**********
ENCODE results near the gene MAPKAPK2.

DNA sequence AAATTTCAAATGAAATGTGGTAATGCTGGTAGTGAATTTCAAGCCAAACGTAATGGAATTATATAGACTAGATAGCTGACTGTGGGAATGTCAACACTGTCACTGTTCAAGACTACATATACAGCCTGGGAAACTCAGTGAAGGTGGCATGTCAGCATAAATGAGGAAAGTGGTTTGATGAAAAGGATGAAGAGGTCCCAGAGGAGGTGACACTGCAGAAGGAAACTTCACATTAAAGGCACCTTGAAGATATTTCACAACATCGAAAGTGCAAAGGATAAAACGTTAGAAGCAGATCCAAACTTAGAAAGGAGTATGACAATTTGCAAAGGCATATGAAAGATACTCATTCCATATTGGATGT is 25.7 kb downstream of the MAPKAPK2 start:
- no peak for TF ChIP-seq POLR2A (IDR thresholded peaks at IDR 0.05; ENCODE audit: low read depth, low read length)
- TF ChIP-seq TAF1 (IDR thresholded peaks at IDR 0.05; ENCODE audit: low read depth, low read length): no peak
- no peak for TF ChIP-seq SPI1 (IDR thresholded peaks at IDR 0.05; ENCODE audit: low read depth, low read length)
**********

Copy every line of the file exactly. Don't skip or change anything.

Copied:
ENCODE results near the gene MAPKAPK2.

DNA sequence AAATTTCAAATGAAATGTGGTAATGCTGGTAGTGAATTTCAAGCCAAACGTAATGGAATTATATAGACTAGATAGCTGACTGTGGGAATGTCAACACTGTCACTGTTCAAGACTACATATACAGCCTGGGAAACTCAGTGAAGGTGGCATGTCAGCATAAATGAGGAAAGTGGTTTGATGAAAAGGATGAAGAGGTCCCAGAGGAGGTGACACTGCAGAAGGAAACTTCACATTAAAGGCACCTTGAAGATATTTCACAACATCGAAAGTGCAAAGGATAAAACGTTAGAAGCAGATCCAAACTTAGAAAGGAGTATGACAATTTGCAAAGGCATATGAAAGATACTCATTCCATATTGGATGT is 25.7 kb downstream of the MAPKAPK2 start:
- no peak for TF ChIP-seq POLR2A (IDR thresholded peaks at IDR 0.05; ENCODE audit: low read depth, low read length)
- TF ChIP-seq TAF1 (IDR thresholded peaks at IDR 0.05; ENCODE audit: low read depth, low read length): no peak
- no peak for TF ChIP-seq SPI1 (IDR thresholded peaks at IDR 0.05; ENCODE audit: low read depth, low read length)